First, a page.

We have adapted to “normal” life for our family.  This means: knowing infant CPR; introducing all of the emergency technicians in our small town to Carter so they can know the details of his care if called in an emergency; having Seattle Children’s Hospital on speed dial; and knowing how to administer feeding and breathing tubes if needed.  We have lived this “normal” life since the Glenn procedure while we waited to see if Carter would be a good candidate for the final surgical procedure, the Fontan.  This procedure is usually done when the patient is approximately 30 pounds.  However, right around Carter’s first birthday there were some complications and between February 2011 and March 2011 it became apparent that he would not be a good candidate for the Fontan procedure and that the only other course of action would be a heart transplant.
By June 2011 Carter was on the list to receive a heart transplant.  Since that time we have come to realize that the only thing that would make him truly healthy was a new heart.  We continued our routine of multiple hospital visits and checkups and so forth to ensure that he stayed as healthy as he could be but we were also advised that he would get sicker and sicker and that a time would come when he would have to be admitted to Seattle Children’s Hospital for constant medical attention while he waited for his heart.  Even though we were told that this day would come, and we have been preparing for it we were still shocked and saddened when that day came, January 10th 2012.  Just one month shy of his second birthday, Carter was admitted into the Intensive Care Unit of Seattle Children’s Hospital where he will remain until a suitable donor heart is found.  He has been moved to the highest priority on the transplant list, 1A. 
Erick and I have worked out a plan to ensure that Madison and Clinton get to keep going to school and maintain their normal day to day routine with the help of our family and friends.  We know that they are going through so much too.  We continue to be amazed at the strength of all of our children.  Erick and I have developed a schedule to ensure that one of us is always by Carter’s side.   But it is very clear that what was “normal” is going to change drastically!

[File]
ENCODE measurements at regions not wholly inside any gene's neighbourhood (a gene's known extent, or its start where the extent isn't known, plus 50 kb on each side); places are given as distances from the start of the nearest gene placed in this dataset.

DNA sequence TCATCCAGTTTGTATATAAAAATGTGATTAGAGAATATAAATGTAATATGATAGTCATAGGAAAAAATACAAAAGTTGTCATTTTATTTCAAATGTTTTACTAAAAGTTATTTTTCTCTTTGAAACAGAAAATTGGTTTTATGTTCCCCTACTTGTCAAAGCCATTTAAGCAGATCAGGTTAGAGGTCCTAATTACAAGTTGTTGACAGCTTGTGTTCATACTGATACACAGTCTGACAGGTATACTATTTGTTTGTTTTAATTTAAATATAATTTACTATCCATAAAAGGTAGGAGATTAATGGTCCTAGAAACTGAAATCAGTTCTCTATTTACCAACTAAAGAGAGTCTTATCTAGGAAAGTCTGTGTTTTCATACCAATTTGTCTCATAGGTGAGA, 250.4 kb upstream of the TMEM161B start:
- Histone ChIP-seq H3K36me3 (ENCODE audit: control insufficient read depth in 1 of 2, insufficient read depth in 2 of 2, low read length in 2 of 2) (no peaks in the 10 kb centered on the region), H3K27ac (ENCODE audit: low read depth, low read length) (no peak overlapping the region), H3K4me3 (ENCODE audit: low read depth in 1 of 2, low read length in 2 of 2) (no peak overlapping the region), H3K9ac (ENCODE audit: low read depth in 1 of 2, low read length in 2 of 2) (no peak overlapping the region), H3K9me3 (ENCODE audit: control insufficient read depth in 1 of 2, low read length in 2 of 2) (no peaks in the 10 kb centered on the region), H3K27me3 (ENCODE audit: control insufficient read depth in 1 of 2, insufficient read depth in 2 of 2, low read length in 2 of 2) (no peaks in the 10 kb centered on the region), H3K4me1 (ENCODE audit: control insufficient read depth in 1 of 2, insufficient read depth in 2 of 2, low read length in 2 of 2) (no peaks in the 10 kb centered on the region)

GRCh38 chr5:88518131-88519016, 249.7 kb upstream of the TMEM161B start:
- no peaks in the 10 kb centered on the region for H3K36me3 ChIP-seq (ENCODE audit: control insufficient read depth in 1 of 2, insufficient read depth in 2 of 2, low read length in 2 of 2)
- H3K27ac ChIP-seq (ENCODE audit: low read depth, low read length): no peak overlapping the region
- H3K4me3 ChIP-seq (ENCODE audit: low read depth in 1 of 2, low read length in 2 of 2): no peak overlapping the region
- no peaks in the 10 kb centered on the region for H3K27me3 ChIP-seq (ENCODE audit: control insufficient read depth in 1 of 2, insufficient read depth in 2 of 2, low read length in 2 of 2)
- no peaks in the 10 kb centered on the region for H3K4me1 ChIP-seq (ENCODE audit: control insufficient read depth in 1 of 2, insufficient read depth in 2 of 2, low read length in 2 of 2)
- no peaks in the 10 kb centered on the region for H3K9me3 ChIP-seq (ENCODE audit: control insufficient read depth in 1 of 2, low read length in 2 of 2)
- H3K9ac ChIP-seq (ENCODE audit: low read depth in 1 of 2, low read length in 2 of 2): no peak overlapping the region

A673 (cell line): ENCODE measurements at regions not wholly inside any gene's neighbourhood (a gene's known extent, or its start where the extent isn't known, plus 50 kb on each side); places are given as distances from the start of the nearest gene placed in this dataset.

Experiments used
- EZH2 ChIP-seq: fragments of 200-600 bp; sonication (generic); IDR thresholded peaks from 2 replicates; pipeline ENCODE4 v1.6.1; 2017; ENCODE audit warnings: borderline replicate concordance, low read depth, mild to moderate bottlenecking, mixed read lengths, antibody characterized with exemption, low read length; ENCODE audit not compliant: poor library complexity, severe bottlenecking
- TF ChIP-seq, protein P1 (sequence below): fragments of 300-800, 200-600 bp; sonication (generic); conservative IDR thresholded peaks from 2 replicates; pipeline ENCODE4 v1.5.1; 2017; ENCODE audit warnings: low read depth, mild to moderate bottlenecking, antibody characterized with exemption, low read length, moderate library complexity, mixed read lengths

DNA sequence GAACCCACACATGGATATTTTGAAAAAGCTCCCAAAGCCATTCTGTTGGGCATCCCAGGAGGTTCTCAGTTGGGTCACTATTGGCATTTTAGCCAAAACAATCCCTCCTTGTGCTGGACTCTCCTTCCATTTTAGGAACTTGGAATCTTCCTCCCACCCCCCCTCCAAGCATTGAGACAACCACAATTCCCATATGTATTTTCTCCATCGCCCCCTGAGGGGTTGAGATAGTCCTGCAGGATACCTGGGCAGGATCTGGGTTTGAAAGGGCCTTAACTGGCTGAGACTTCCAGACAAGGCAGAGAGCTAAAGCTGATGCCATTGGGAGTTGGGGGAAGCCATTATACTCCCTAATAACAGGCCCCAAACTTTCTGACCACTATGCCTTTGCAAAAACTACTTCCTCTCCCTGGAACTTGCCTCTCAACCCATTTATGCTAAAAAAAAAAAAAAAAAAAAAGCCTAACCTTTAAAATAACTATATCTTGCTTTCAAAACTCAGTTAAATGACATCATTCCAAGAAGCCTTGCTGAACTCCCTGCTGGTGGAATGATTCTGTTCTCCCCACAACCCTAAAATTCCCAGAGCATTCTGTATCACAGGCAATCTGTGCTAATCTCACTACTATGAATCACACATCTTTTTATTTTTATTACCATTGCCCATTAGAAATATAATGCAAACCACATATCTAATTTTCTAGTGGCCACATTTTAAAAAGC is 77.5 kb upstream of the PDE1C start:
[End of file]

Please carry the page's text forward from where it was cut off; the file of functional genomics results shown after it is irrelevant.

All we can do at this point is pray that Carter receives a heart as soon as possible.  But even once he receives his new transplanted heart, he will have months’ worth of recovery time.  We know that we have a long road ahead of us and we thank you all so very much for your thoughts, prayers and wishes.  The outpouring of support from our family, and friends has been overwhelming.  We are truly humbled by the love you have shown for Carter and our family as a whole.  All that we can ask is for your continuing support and prayers.  However, if you are so inclined below is a list of charitable organizations where you can provide donations that support our family directly and indirectly.
God Bless,
Teresa, Erick, Madison, Clinton, and Carter

The Carter Care Fund
c/o St. Paul's Episcopal Church
415 S. 18th Street
Mount Vernon, WA 98274
Rev. Vicki Wesen

St. Timothy’s Episcopal Church
Memo: Carter Tillman Fund or Vicar’s Discretionary Fund
410 Jackson Street
Gridley, CA 95948
Rev. John Harris
Seattle Children’s Hospital

Ronald McDonald House Charities Western Washington and Alaska


  1. Teresa we will continue to keep you and your beautiful family in our prayers. May god always bless Carter, and give you and your husband strength in the days to come. May the angels guide the doctors and nurses and everyone involved in his care. Hugs and kisses to little Carter from Brenda, Shae, Andre, Eric, and Nicky.

  2. Teresa, I am so sad to hear this. Carter will be in our prayers. What an amazing mother you are. Your family is beautiful and may little carter remain strong through this trying time. Much Love, McKendra (Payne) Berry